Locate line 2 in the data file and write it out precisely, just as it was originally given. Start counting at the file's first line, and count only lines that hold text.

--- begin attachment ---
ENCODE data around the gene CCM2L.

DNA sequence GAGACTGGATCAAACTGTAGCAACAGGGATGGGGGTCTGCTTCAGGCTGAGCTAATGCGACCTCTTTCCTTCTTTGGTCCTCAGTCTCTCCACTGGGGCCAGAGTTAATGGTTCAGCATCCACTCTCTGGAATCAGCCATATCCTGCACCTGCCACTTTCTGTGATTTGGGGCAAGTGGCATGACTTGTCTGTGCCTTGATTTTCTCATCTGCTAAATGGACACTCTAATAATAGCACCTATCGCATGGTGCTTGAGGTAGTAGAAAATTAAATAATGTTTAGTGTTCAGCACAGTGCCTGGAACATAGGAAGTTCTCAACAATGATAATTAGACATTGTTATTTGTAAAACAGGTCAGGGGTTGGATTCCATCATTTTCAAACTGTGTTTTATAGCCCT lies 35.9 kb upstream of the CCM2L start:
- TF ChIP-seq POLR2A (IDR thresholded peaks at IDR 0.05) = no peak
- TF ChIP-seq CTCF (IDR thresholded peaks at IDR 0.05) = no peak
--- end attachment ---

DNA sequence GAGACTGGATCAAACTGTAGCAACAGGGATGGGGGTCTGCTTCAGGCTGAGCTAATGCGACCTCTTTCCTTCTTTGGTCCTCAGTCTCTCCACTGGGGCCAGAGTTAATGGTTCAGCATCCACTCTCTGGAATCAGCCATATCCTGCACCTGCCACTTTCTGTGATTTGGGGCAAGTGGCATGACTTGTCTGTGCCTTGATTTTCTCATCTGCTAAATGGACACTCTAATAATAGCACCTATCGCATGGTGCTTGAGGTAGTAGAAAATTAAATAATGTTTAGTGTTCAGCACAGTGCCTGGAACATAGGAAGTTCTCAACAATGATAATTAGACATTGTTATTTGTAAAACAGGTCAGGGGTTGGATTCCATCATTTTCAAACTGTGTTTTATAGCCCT lies 35.9 kb upstream of the CCM2L start: